Dynamics and Vis Viva: An Introduction
July 7, 2010 • 8:51PM

The incredible blunders made by the professional fool René Descartes on the laws of motion were an amusing inspiration for Leibniz's discovery of the true principle underlying physics: dynamics. Specifically, Leibniz demonstrated that understanding the power of motion is impossible if you are guided by your senses: only the mind can understand power.


JASON ROSS: The concept of Dynamics is key to understanding LaRouche's economic outlook. This video will introduce a necessary component of Dynamics, Leibniz's discovery of vis viva in opposition to the absurdities of Descartes on the laws of motion.

Now, most people have heard that Descartes is a great genius: a thinker, a philosopher, a geometer. After all, he invented graph paper, plenty of reasons for staying in bed till lunchtime, and ways to sound intelligent in a coffee shop, making vacuous remarks like, “I think, therefore I am”. In reality, Descartes was a total moron, whose theories of almost everything were completely wrong. His enormous ego made him a perfect tool for the pro-empire propaganda faction in science. Future programs will cover his optics and his philosophy. Here we'll demolish his laws of motion.

So, to start with, let's take a glimpse into a world obeying Descartes's laws. [video with music]

While the phenomena you just observed looked completely absurd, they are all in accord with the laws of motion, as Descartes laid them down. His incredible errors helped spark the way for Leibniz's discovery. [video and music]

Considerations of nature, and the desire to build machines, prompted thoughts about the laws of motion. And while theories of this sort go back to the Greeks, those of Descartes stand out for their mathematical nature, and their physical incoherence. To measure the power of motion, Descartes introduced a quantity he called the quantity of motion. This was suggested by his senses, and he measured it as the mass of an object times its speed. For example, he would say that a bowling ball moving at two miles per hour, has the same quantity of motion as a bullet shot from a rifle. [video with sound]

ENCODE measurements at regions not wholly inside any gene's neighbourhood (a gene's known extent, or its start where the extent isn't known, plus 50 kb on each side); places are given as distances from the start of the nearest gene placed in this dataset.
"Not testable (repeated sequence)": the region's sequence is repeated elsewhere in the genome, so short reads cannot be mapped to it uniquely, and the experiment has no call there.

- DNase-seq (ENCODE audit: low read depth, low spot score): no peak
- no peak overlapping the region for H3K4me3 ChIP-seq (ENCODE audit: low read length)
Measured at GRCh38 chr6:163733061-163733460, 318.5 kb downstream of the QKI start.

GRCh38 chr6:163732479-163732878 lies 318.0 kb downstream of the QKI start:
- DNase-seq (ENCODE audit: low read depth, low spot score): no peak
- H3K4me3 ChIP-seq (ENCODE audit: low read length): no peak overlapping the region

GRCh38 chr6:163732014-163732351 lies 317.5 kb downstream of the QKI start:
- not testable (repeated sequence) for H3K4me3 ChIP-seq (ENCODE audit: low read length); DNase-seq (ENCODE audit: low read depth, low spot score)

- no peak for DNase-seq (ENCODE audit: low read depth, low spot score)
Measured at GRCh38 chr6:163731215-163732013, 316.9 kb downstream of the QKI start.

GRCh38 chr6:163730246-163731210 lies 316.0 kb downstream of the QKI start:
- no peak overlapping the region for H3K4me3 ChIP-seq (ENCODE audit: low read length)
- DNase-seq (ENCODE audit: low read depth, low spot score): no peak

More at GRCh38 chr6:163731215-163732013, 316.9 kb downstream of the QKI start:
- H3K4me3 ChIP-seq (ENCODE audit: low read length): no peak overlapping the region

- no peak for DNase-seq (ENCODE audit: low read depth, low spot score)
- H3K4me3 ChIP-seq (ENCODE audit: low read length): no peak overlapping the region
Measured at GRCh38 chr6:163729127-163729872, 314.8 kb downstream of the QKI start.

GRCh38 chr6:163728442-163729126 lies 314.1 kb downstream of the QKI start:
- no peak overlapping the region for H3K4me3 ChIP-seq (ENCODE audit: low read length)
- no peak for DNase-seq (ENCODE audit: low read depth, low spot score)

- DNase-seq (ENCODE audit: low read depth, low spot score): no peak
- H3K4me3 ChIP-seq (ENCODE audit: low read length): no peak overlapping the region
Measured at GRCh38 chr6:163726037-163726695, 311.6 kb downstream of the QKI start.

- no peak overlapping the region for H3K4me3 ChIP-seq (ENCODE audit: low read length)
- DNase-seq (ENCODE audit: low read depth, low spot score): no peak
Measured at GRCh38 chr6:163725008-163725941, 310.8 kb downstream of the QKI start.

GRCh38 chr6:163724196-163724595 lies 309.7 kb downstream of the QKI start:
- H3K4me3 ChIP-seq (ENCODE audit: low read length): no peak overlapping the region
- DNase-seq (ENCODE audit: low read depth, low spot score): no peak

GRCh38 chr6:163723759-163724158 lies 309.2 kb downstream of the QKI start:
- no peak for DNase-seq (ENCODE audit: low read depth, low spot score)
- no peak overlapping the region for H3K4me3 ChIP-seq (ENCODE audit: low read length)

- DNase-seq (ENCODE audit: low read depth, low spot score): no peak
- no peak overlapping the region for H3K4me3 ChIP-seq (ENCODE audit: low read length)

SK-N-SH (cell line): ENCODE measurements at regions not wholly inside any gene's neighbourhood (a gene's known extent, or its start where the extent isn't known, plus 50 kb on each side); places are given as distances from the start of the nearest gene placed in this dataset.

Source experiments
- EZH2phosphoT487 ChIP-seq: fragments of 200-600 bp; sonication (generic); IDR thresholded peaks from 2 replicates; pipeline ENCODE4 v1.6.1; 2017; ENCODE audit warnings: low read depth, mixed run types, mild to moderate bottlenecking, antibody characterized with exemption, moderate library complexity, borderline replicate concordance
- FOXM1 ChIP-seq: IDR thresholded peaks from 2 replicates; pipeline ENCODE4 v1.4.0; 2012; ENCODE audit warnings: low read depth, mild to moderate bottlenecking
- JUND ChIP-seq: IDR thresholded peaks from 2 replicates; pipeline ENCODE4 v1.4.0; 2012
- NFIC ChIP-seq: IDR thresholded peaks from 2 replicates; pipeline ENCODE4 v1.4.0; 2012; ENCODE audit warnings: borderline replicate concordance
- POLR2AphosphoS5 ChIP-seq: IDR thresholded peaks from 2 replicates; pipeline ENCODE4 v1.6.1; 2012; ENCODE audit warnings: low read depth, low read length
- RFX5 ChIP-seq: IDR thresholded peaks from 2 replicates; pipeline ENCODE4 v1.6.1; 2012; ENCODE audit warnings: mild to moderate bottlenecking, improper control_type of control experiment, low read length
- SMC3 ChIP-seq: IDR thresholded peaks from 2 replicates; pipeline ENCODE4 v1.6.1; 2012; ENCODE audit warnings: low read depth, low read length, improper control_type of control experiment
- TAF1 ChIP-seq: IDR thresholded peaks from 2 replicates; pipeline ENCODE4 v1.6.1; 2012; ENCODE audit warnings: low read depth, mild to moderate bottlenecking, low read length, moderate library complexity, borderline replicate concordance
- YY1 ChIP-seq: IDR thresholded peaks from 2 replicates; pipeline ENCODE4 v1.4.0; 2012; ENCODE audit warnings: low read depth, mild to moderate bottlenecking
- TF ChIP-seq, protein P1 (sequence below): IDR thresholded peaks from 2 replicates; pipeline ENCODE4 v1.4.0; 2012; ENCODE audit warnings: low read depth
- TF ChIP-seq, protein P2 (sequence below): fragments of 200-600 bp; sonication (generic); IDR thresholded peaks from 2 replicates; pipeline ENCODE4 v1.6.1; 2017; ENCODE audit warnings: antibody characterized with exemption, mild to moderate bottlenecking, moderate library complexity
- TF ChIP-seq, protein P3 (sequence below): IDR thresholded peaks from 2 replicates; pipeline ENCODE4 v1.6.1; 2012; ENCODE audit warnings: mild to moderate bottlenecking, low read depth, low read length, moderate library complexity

According to Descartes, the motion of complex systems could be understood as a certain quantity of motion being maintained and transferred among the components.

Let's calculate out an example. Here the croquet ball on the left, with a mass of one and a speed of six, hits a billiard ball, with a mass of one-half. The croquet ball has a quantity of motion of its mass times its speed, or one times six, which gives six. Descartes writes that when a larger object strikes a smaller one at rest, the two move together, maintaining the quantity of motion. Combined, the mass is one and a half, so the speed must now be four, to have a product of six, as the quantity of motion.

In another example, Decartes says that when a moving object strikes a stationary one, equal in size to itself, the moving object bounces back, with three-fourths of its original speed, while the other object gets one-fourth of that speed. Has that ever happened to you? Descartes did maintain the same quantity of motion, but here are seven examples of collisions, maintaining the same quantity of motion [video with music]

Among these possibilities, Descartes chose arbitrarily [video with music]

As Leibniz would later write, of Decartes's three-fourth's rule,

“I'm not sure of how anything more foreign to reason could have been thought up on this matter. It is beyond understanding how such a thing could have occurred to the mind of this distinguished man.” [video with music]